Take care of yourself
Published: Monday, January 14, 2013
Updated: Monday, January 14, 2013 00:01
The plastic bag ban, the fiscal cliff, taxes and gun control; it’s been a heavy start to the new year. So, we thought we’d switch gears and focus on something that can help lift our spirits.
If you’re anything like us, Halloween was filled with too much candy and our dietary habits didn’t get any healthier over the holiday break. Between Thanksgiving and New Year’s it’s not uncommon to gain weight.
What’s even more common than gaining weight through the holiday season is feeling like you have. According to “A Prospective Study of Holiday Weight Gain,” in which 195 adults were weighed at intervals between September 1999 and June of 2000, “subjects believed they had gained four times as much weight as their actual holiday weight gain.”
Whether you’ve gained weight or just feel like you have, don’t fret. You’re not alone, and it doesn’t take much to get back in the swing of things.
Keeping your body moving is the best way to regain that lost energy. We’re not saying strap on your running shoes and run a marathon — though that would be impressive. Walking to class or the supermarket instead of driving is one way to stretch your legs.
Instead of studying inside, make some flashcards and study while walking the covered bridge path. Heck, you could pack a lunch and hike Bald Hill. Listening to an audiobook while on a jog or on the elliptical at Dixon is also a great way to drown out the world while exercising.
If the weather prevents a nice stroll around town, breaking out the exercise ball or elastic band while watching a TV show is the perfect time to mindlessly work your body.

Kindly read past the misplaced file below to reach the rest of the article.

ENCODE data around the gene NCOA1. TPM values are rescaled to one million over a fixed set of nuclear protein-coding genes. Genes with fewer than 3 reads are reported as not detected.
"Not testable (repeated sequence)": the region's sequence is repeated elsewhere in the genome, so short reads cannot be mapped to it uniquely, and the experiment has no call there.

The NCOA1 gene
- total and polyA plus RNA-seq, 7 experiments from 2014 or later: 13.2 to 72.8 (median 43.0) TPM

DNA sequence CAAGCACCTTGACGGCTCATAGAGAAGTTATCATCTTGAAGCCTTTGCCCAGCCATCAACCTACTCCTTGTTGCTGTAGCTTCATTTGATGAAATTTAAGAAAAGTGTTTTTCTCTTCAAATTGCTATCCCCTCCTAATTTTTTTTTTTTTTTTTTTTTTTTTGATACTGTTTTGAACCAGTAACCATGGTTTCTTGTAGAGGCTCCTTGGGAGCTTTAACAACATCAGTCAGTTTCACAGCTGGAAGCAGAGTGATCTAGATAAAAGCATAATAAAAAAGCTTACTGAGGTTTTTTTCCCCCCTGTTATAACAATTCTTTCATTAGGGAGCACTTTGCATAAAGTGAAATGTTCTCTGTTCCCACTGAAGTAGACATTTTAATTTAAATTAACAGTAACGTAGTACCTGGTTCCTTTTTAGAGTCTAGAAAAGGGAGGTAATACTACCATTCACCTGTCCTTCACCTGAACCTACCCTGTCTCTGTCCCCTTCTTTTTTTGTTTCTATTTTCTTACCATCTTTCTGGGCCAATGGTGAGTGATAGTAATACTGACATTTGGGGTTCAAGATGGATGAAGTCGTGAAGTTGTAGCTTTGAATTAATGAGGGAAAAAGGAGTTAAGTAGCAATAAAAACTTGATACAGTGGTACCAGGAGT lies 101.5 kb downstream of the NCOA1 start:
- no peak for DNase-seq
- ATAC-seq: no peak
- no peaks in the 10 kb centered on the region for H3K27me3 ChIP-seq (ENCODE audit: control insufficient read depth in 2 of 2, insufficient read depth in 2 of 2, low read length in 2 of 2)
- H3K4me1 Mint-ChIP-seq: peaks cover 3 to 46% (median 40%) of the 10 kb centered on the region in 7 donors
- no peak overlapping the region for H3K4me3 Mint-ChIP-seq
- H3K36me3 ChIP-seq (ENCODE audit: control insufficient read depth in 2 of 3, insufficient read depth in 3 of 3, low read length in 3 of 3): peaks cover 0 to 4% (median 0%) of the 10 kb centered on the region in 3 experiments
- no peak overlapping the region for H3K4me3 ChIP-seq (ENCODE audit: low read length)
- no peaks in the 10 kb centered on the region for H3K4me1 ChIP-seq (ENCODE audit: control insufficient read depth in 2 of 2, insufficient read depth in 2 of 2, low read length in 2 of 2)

As far as foods go, we’re not going to tell you to cut out the carbs or to stop eating bacon. We love carbs and bacon. Especially bacon. Instead, we encourage you to reflect on your eating habits. The first step to a healthier lifestyle is being mindful of your current one.
Keep a pad of paper — or if you’re too cool for physical paper, create a note in your phone — and list everything you eat that day, without holding yourself back. By the end of the day, reflect on what, how often and how much you ate. This awareness will help you uncover what exactly goes into your mouth, and how it results in sluggishness.
Be mindful of particular eating habits: Eating too quickly, finishing everything on your plate, eating when you’re not hungry, eating while standing or walking, eating only sweets or skipping meals. Identifying these habits, which generally lead to weight gain, is the first step to overcoming them.
We need food for nourishment. Unfortunately, humans also tend to eat when we’re happy, depressed or stressed. Finding healthier, lighter foods to snack on — like apple chips instead of potato chips — is one way to fill your stomach, without that lethargic feeling.
Whether you’re looking to shed a few holiday pounds, or just kick the sluggish holiday hangover, being mindful of your eating and exercise habits is something you should do for your health — not because the BMI charts tell you so.
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